How much does one particular task contribute to the performance of All MTL? To investigate this, we remove one task at a time and train the rest jointly. Results are shown in Table 6 for the method Multi-Dec– results for other two methods are in Appendix B as they are similar to Multi-Dec qualitatively. We find that upos, sem and semtr are in general sensitive to a task being removed from All MTL. Moreover, at least one task significantly contributes to the success of All MTL at some point; if we remove it, the performance will drop. On the other hand, com generally negatively affects the performance of All MTL as removing it often leads to performance improvement.

Task Embeddings

Figure 4: t-SNE visualization of the embeddings of the 11 tasks that are learned from TEDec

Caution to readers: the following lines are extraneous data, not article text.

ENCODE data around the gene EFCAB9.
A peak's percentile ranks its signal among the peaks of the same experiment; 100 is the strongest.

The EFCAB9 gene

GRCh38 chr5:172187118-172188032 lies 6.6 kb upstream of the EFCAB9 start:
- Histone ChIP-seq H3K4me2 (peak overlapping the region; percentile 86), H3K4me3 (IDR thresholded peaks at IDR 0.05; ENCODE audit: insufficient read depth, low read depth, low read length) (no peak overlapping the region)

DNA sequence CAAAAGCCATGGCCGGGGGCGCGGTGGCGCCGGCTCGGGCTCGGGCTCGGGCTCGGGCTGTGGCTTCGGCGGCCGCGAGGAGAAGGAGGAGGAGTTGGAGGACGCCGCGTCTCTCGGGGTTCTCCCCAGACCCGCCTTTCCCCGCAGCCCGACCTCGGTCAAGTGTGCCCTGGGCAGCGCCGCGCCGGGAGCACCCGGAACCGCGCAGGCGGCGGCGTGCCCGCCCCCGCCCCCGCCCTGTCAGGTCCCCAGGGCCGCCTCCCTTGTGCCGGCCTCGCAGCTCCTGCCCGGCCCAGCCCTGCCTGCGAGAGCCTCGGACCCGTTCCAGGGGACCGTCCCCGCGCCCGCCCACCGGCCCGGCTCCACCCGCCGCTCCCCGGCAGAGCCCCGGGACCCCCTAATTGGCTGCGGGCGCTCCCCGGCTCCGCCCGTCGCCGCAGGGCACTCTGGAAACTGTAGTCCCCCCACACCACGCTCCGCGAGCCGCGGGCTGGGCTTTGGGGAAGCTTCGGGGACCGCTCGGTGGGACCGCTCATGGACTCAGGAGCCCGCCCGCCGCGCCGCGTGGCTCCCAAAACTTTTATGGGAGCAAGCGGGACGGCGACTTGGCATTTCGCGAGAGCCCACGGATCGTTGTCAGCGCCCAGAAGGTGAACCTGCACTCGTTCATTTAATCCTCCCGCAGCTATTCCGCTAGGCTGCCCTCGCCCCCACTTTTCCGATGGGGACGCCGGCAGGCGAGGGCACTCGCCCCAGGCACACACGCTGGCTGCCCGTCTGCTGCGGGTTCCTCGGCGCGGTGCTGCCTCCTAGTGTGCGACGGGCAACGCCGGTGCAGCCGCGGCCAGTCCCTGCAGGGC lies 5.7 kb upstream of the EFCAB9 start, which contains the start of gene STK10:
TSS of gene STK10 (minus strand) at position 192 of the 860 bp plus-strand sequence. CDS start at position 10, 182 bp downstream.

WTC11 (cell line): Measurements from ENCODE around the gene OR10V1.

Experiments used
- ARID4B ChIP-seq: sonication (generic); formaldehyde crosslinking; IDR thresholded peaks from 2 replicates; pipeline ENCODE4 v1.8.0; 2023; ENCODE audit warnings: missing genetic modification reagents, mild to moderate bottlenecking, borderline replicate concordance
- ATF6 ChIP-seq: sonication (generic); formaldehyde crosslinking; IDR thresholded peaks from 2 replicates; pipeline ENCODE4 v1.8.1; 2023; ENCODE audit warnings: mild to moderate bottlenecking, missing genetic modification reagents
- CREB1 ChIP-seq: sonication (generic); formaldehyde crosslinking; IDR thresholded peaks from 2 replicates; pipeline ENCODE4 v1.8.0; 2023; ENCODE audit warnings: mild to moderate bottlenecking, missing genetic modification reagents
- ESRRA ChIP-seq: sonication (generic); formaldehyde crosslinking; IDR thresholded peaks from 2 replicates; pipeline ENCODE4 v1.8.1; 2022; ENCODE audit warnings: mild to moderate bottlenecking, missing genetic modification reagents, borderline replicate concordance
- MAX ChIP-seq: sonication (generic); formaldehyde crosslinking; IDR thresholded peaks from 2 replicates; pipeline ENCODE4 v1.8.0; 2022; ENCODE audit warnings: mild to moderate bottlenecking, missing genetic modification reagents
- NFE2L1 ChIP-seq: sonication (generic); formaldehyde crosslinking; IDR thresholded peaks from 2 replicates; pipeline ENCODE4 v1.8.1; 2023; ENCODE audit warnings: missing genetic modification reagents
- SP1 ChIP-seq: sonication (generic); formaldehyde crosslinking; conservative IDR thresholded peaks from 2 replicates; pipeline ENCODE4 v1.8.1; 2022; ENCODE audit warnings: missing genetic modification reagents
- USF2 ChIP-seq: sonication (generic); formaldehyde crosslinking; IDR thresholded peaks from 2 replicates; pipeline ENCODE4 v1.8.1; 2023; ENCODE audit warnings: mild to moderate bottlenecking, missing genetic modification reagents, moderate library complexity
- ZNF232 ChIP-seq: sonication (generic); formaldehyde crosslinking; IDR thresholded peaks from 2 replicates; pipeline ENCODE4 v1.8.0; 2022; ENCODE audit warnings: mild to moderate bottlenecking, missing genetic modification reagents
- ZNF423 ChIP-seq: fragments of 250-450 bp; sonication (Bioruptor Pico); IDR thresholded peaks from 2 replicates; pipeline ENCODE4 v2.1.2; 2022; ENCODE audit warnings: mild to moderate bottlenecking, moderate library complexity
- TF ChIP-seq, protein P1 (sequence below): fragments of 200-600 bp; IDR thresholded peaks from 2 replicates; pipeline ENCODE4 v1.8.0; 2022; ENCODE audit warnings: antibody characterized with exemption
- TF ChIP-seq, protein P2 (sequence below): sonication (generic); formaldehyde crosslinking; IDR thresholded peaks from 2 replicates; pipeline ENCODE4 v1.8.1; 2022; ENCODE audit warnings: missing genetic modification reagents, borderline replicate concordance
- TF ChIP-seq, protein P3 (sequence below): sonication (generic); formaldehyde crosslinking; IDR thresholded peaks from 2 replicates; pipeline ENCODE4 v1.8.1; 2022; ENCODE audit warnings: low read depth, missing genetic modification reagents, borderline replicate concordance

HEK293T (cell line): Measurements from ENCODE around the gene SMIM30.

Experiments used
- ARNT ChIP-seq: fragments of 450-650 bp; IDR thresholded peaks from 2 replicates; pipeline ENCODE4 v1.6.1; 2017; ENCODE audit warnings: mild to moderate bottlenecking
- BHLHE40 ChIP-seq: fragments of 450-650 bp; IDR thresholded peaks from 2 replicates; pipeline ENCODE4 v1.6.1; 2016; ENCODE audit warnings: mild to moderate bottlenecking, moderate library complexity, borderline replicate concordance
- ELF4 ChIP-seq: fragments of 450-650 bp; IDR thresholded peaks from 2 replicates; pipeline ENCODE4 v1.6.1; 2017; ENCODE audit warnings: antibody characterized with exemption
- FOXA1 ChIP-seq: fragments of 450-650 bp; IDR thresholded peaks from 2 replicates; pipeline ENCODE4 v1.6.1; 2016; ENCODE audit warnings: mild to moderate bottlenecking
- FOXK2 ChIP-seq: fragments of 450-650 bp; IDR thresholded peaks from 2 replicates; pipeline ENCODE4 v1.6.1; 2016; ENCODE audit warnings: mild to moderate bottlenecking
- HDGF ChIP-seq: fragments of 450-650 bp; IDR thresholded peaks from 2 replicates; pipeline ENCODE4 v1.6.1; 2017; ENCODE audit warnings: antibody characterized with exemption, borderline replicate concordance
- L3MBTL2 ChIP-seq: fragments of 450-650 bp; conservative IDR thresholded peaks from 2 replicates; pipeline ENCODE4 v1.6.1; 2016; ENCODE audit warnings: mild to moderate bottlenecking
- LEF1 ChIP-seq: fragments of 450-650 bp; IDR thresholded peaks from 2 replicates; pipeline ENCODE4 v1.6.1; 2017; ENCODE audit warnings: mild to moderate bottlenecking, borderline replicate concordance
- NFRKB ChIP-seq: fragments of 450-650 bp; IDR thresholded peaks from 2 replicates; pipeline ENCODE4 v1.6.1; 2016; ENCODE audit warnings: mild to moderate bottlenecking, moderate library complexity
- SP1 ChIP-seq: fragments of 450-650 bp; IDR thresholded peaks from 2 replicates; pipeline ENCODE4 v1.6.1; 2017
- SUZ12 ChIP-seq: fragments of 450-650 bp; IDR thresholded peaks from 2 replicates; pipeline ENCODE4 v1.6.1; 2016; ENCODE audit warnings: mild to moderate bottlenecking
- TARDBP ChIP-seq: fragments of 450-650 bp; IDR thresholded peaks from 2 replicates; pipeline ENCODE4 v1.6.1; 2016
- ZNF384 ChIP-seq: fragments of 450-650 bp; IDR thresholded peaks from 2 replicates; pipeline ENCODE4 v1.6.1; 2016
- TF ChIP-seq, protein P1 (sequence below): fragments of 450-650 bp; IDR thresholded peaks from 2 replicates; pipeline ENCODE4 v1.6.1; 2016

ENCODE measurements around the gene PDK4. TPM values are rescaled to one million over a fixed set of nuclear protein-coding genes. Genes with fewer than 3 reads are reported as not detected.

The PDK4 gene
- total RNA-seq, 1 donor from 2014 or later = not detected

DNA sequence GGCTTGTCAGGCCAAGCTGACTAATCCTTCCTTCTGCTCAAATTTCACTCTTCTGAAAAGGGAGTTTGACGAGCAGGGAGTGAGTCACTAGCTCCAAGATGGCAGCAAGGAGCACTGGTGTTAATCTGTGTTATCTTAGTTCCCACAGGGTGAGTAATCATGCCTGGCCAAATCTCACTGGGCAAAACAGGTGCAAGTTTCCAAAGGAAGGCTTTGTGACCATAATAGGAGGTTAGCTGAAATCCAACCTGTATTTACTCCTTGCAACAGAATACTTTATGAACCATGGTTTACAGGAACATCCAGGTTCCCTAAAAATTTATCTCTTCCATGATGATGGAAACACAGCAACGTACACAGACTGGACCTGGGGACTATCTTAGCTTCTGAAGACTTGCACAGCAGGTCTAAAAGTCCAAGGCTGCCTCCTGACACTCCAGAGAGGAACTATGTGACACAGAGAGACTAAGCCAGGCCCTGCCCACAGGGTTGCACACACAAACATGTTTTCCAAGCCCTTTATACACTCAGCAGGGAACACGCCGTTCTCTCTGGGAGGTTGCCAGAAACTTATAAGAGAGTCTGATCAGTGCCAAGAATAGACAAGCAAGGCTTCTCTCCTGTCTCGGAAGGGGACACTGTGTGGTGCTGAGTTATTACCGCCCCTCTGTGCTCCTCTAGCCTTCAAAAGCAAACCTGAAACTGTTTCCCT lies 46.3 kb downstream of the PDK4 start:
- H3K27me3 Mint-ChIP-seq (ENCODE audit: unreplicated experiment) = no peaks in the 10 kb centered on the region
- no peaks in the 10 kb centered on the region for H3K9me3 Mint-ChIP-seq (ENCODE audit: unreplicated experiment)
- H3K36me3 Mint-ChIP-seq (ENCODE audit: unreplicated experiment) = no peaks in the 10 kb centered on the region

Fig. 4 shows t-SNE visualization [Van der Maaten and Hinton, 2008] of task embeddings learned from TEDec 666We observed that task embeddings learned from TEEnc are not consistent across multiple runs. in the All MTL setting. The learned task embeddings reflect our knowledge about similarities between tasks, where there are clusters of syntactic and semantic tasks. We also learn that sentence compression (com) is more syntactic, whereas multi-word expression identification (mwe) and hyper-text detection (hyp) are more semantic. Interestingly, chunk seems to be in between, which may explain why it never harms any tasks in any settings (cf. Sect. 4.2).

In general, it is not obvious how to translate task similarities derived from task embeddings into something indicative of MTL performance. While our task embeddings could be considered as “task characteristics” vectors, they are not guaranteed to be interpretable. We thus leave a thorough investigation of information captured by task embeddings to future work.